o An advantage of working at this level of detail is that it allows ups to capture some of the observed properties of the individual agents without having to resolve the internal workings of the agents (i.e. ``what makes them tick’’).
o High fidelity. o a proper attempt is made to capture the internal workings of the agents. This may include
trying to model, among other things, the beliefs, desires and intentions of the agent.
o At this level of fidelity we may also include an ability of the agent to adapt and learn, such that the agent’s behaviours and properties evolve over time as they learn about their environment and what actions lead to success or failure.
o At this level of fidelity we are thus capturing some notion of a mentalistic or cognitive agent.
o Swarn (berbasis bahasa C) o Bahan tentang Repast dapat didapat secara on line dari
o Repast (Recursive Porus Agent Simulation Toolkit:
berbasis Java) o Bahan tentang Repast dapat didapat secara on line dari
o Mason (Multi-Agent Simulator of Neighborhoods: untuk
kecepatan) o Bahan tentang Repast dapat didapat secara on line dari
o Netlogo (paling lengkap dokumentasi dan lebih praktis
digunakan) o Bahan tentang Repast dapat didapat secara on line dari
Proses Pembuatan ABM
Uji Validitas &
ABM Area of implementation (in Management)
Learning and the
There exists a broad range of algorithms which represent the learning process of
computational agents, e.g. genetic algorithms.
Norms are generated by interaction and in social settings. AXELROD (1997, 47) uses the
following definition “A norm exists in a given social setting to the extend that individuals
usually act in a certain way and are often punished when seen not to be acting in this way”.
of market processes
The major point in markets is the ability to perform self organisation. Some markets follow a
path dependency while others behave differently. Nearly every market can be investigated by
using agent-based simulations.
Economic networks play a crucial role in social and economic science. The formation of
transaction networks by strategically interacting agents takes the centre stage.
An organisation consists of a number of people which have an objective or performance
criterion that transcends the objectives of the individuals within the group (V. ZANDT, 1998).
In this sense organisations can be modelled by implementing agent-based models.
Automated markets This area is related to the Internet and to virtual markets. There is a number of profit oriented
research on the way with continuously growing implementations in products.
with real and
There are two main differences regarding experiments with real and computational agents:
The behaviour of computational agents is determined and known in advance while it is not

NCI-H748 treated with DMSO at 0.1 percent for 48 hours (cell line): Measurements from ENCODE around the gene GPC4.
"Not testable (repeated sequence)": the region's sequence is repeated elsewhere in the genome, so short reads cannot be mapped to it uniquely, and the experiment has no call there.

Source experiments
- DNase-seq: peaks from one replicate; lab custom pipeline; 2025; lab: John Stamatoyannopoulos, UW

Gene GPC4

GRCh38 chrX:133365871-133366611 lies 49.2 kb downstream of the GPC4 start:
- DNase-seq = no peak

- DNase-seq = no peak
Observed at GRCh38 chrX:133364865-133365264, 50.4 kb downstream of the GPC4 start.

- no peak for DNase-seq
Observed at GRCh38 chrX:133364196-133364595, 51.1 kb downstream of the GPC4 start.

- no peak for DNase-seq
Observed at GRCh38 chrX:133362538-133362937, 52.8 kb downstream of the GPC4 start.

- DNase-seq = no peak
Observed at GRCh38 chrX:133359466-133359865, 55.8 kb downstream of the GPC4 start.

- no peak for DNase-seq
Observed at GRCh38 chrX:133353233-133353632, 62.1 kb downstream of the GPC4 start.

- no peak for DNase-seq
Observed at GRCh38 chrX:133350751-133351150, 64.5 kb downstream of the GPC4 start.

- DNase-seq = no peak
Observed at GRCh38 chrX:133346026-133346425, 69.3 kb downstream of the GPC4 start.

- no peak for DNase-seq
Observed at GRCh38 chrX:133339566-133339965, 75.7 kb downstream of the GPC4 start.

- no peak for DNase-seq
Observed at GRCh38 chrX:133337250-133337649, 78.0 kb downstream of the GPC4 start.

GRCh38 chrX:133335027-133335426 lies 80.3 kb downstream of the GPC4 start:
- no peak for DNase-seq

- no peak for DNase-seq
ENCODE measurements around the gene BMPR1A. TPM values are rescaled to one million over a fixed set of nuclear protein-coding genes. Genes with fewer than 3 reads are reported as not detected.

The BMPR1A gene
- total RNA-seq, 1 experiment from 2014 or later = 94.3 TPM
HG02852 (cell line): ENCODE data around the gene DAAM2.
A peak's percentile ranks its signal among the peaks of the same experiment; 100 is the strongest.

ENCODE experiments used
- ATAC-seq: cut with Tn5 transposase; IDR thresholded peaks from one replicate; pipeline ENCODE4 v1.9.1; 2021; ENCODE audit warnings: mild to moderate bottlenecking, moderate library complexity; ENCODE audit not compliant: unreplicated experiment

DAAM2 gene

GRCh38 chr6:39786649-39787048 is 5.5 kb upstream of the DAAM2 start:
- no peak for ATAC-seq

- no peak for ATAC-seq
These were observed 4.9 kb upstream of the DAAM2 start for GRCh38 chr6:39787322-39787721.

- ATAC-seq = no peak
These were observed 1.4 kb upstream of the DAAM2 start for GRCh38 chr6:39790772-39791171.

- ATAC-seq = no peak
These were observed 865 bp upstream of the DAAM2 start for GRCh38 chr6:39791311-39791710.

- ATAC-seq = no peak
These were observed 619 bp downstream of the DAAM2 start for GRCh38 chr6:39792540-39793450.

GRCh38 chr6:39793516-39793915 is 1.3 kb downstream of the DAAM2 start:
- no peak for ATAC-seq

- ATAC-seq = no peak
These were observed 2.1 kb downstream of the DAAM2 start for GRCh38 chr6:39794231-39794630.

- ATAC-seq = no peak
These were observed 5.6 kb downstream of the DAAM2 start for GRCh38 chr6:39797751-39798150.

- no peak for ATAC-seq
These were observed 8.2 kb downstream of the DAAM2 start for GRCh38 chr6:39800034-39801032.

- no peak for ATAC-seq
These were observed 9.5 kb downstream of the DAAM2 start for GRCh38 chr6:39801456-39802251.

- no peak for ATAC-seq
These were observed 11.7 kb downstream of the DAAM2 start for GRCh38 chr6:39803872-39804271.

possible to know explicitly why real agents respectively human beings make a particular
choice. Performing both experiments in parallel could support the finding of insights.
Work with agent-based models needs computer and programming skills. There are
environments developed and still under construction which support application for non-skilled
researchers. These computational laboratories permit the study of systems of multiple
interacting agents by means of controlled and replicable experiments, e.g. Swarm or RePast.
CONTOH ABM dengan Netlogo
CONSUMER BEHAVIOUR MODEL
For VOICE MUSIC SMS (VMS)
VALUE ADDED SERVICE
AT GSM OPERATOR IN INDONESIA
o Secara konsep ABM diturunkan dari gabungan antar disiplin ilmu yang dikenal dengan konsep “Science complexity” istilah yang diangkap oleh Levin 1999[i].
o Secara alamiah konsep biologi dan ilmu sosial digabungkan sehingga menghasilkan gabungan yang kompleks yang dapat mengantisipasi sistem yang tidak linear, bisa mengatur diri sendiri, heterogen, bisa beradaptasi, ada feedback, dan dapat memunculkan perilaku.
o Ke semua gabungan ilmu tadi di implementasikan ke dalam suatu teknik computer dan software yang membuat kerangka kerja permodelan berbasis agen, yang merupakan hasil perkembangan teori komputer mulai dari artificial intelegent, neural network, dan pemrograman computer yang dapat berevolusi.
o [i] Lewin, R. (1999), Complexity: Life at the Edge of Chaos, University of Chicago Press, Chicago, IL.
ABM Cont. (Axelroad&Tesfatsion, 2005)
o Sistem yang terdiri dari agen-agen yang saling berinteraksi satu sama lainnya;
o Sistem yang memunculkan emergent properties yaitu sifat-sifat yang muncul dari interaksi antar agen yang tidak bisa di deduksi secara sederhana dengan mengumpulkan semua sifat dari agen-agen tersebut.
o Ketika interaksi antar agen merupakan kesatuan dengan pengalaman masa lalu, khususnya bila agen tadi secara terus-menerus beradaptasi terhadap pengalaman yang dihadapi,
o analis secara matematis biasanya sangat terbatas dan sangat sukar untuk memodelkan sistem
o [i] Axelrod, R dan Tesfatsion, L., 2005, “A guide for Newcomers to Agent-based Modeling in the Social Sciences”, University of Michigan